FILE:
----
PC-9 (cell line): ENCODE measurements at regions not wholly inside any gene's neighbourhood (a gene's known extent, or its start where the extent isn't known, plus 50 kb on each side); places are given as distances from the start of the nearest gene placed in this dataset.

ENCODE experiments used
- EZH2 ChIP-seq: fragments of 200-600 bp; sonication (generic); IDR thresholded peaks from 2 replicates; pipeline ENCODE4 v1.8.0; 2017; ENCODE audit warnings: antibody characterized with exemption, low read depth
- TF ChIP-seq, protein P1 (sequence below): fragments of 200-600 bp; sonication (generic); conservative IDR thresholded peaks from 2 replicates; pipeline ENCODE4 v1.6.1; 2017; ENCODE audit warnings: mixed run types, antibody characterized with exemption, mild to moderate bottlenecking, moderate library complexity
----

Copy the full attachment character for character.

PC-9 (cell line): ENCODE measurements at regions not wholly inside any gene's neighbourhood (a gene's known extent, or its start where the extent isn't known, plus 50 kb on each side); places are given as distances from the start of the nearest gene placed in this dataset.

ENCODE experiments used
- EZH2 ChIP-seq: fragments of 200-600 bp; sonication (generic); IDR thresholded peaks from 2 replicates; pipeline ENCODE4 v1.8.0; 2017; ENCODE audit warnings: antibody characterized with exemption, low read depth
- TF ChIP-seq, protein P1 (sequence below): fragments of 200-600 bp; sonication (generic); conservative IDR thresholded peaks from 2 replicates; pipeline ENCODE4 v1.6.1; 2017; ENCODE audit warnings: mixed run types, antibody characterized with exemption, mild to moderate bottlenecking, moderate library complexity